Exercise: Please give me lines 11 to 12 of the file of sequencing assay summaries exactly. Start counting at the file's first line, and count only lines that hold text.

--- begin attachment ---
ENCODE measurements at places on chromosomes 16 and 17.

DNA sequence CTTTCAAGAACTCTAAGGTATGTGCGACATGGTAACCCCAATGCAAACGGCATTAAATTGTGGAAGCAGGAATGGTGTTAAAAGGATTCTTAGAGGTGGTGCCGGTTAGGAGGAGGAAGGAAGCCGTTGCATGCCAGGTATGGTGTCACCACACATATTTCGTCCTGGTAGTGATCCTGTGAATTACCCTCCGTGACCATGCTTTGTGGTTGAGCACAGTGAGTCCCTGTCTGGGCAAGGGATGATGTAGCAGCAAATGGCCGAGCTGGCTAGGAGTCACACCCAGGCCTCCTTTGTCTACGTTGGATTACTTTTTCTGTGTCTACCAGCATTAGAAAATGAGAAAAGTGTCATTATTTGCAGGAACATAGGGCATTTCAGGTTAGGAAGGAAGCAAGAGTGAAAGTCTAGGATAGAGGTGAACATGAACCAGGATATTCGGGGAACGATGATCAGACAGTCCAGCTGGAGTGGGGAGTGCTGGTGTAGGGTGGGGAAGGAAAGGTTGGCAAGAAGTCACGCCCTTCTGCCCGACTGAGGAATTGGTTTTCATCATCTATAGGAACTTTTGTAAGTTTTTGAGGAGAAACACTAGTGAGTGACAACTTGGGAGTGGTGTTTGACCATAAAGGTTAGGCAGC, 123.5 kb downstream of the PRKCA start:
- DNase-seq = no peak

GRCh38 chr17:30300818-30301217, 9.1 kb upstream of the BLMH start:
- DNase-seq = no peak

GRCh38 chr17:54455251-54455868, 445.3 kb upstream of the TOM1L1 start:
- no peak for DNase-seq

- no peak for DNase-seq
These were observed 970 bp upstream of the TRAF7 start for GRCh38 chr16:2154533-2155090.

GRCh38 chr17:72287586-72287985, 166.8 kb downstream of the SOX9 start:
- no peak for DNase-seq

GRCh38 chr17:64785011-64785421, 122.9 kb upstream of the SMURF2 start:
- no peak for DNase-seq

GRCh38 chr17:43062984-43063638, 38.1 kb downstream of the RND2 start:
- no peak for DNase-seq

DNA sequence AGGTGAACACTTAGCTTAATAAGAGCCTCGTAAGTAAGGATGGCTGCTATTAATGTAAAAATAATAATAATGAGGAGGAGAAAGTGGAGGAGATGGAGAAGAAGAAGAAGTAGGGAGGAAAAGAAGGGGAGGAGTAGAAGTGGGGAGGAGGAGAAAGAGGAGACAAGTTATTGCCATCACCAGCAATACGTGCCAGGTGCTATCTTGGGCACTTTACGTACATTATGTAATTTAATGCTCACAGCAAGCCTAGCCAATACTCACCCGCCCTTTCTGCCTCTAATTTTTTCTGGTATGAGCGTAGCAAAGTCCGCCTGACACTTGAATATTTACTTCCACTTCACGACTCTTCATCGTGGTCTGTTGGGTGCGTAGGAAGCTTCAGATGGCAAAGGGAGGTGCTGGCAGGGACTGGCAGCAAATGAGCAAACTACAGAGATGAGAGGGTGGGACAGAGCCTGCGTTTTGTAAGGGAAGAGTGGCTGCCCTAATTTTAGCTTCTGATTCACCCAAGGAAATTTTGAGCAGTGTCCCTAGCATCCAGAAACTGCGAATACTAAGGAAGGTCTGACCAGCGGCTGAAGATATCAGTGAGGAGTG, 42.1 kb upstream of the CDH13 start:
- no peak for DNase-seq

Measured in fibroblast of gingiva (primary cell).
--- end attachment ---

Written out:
- no peak for DNase-seq

GRCh38 chr17:64785011-64785421, 122.9 kb upstream of the SMURF2 start: